In our continuing mission to expose radicals plotting to restrict our food choices and increase the cost of our meals, the Center for Consumer Freedom is adding a profile of the increasingly extremist Sierra Club to our award-winning ActivistCash website. Click here to read the full report.
The Sierra Club has increasingly aligned itself with animal-rights activists, and even has a national leader best known for steering the animal liberation “navy.” Sierra Club board member and Sea Shepherd Conservation Society leader “Captain” Paul Watson told activists at an animal rights conference: “We should never feel like we’re going too far in breaking the law, because whatever laws you break to liberate animals or to protect the environment are very insignificant.”
Sierra Club Board Chair Lisa Renstrom notes: “The Club could begin to include animal rights positions in decades to come as members and the American public acknowledge the impact of our high animal protein diet on sustainability.” Perhaps that’s why Club chapters have pushed People for the Ethical Treatment of Animals’s Vegetarian Starter Kit.
The Club’s “sustainable consumption committee” issued a report in 2000 that listed “eating less meat” as a “Priority Action for American Consumers,” right alongside “buying a fuel-efficient car.” Joan Zacharias, one of this committee’s leaders, is scheduled to address the “Animal Rights 2004” convention in Virginia next month. Her influence is seen in the committee’s stated goal of developing “stronger ties with vegetarian organizations.”
Sierra Club leaders have a tendency to espouse the anti-human beliefs typical of animal-rights extremists. Former Sierra Club executive director David Brower has argued for government limits on human reproduction: “Childbearing [should be] a punishable crime against society, unless the parents hold a government license … All potential parents [should be] required to use contraceptive chemicals, the government issuing antidotes to citizens chosen for childbearing.” He also insists: “Loggers losing their jobs because of Spotted Owl legislation is, in my eyes, no different than people being out of work after the furnaces of Dachau shut down.”
The Club’s “Rap Sheet on Animal Factories” lists farms that the Sierra Club has targeted for “action.” What type of action? In the May 2000 issue of Sierra, the Club declared its intention to sue large-scale livestock farms across the nation: “No one [court] case,” wrote Sierra‘s editors, “will be a magic bullet … You have to fight on multiple legal fronts.”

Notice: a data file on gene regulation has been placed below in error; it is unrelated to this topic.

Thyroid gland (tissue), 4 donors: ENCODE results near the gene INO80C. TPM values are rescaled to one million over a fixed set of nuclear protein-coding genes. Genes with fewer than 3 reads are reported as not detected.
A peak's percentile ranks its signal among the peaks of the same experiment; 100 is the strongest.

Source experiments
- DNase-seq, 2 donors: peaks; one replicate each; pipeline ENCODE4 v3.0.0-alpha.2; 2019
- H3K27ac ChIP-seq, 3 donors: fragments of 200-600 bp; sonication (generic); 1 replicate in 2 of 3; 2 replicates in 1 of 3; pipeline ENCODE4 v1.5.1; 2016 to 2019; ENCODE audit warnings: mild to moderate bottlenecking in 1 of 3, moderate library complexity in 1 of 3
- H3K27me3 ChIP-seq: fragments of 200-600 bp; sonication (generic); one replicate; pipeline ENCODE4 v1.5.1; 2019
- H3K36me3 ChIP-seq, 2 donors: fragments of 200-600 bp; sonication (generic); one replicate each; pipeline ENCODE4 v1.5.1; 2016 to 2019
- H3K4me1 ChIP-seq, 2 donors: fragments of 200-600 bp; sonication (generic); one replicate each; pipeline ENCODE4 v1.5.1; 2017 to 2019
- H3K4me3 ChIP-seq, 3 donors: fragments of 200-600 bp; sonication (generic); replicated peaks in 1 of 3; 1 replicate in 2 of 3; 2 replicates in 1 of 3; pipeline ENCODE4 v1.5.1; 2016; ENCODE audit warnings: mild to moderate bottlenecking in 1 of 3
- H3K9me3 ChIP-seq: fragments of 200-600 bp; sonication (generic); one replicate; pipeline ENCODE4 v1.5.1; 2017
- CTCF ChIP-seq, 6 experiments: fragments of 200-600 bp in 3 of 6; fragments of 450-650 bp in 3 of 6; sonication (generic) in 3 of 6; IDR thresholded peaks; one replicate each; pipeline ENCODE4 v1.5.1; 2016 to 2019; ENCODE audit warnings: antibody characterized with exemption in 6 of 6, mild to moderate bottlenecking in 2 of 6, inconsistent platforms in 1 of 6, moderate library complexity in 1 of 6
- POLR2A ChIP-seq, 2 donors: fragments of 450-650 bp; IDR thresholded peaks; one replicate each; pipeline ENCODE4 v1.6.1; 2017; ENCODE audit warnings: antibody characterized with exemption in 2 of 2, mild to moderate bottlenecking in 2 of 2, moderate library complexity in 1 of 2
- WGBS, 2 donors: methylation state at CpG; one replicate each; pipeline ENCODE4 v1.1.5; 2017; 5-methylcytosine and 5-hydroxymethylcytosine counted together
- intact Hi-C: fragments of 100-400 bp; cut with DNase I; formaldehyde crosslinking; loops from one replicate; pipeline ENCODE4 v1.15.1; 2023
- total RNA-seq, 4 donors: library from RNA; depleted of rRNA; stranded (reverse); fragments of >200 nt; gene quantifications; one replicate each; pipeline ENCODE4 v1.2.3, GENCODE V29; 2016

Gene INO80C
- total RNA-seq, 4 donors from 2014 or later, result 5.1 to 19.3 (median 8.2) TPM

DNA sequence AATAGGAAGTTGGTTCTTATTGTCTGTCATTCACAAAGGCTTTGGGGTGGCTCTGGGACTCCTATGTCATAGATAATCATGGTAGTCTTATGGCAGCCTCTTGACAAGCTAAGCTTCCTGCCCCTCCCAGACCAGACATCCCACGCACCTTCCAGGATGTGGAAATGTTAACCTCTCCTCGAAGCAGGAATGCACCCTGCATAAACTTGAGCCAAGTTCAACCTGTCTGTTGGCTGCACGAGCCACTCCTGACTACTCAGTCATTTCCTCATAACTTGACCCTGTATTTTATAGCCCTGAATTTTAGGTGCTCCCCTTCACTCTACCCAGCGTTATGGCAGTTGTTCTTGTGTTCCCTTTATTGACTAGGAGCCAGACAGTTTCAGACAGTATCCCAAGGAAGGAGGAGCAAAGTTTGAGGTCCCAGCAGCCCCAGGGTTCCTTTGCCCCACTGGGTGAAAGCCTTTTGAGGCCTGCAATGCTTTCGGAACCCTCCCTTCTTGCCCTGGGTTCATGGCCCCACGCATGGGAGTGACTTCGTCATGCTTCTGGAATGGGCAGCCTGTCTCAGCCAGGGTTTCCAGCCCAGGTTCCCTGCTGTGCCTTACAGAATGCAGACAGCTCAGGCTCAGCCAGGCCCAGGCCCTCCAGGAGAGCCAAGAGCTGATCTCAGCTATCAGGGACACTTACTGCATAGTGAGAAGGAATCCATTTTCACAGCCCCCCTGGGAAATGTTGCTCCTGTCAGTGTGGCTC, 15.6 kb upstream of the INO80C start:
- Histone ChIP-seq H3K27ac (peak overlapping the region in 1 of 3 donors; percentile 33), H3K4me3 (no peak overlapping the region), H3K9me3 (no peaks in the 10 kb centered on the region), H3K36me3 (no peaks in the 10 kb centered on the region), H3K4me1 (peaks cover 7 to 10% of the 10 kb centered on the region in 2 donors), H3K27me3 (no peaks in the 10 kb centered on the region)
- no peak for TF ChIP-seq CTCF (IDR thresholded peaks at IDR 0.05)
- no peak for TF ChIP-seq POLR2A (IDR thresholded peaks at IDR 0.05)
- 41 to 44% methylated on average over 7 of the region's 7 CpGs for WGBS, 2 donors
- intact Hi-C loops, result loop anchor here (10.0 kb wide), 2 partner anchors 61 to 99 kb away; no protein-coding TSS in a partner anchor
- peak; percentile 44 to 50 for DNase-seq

On February 28, 2001 the Club announced an alliance with Robert F. Kennedy Jr.’s radical anti-pork-farming operation, the Waterkeeper Alliance, as a “full partner in litigation.” That same day, the Sierra Club declared that it had filed multiple lawsuits “across the United States,” targeting a major pork producer.
Despite all the promise that genetically enhanced crops hold for the future, the Sierra Club demands “a moratorium on the planting of all genetically engineered crops and the release of all GEOs [genetically engineered organisms] into the environment, including those now approved.” And despite the fact that genetically enhanced crops have been used for a decade, this technophobic stance falls right in line with Brower’s radical belief that “all technology should be assumed guilty until proven innocent.” Not surprisingly, the Sierra Club united with Greenpeace and organic-only food activist groups in 1999 to sue the Environmental Protection Agency over its approval of genetically modified crops.
Suing For Profit
One of Sierra Club executive director Carl Pope’s self-proclaimed “major accomplishments” is his co-authorship of California’s infamous “bounty hunter” toxics labeling law, Proposition 65 (“Prop 65” is responsible for countless warning labels in California on everything from power mowers to fishing rods). Sierra Club president Larry Fahn is also executive director of As You Sow, an organization that describes itself as a “leading enforcer of Proposition 65.” Fahn’s group functions as a litigation machine, conjuring up lawsuit after lawsuit and directing its winnings to some of the most radical groups around, including the Rainforest Action Network and the Ruckus Society.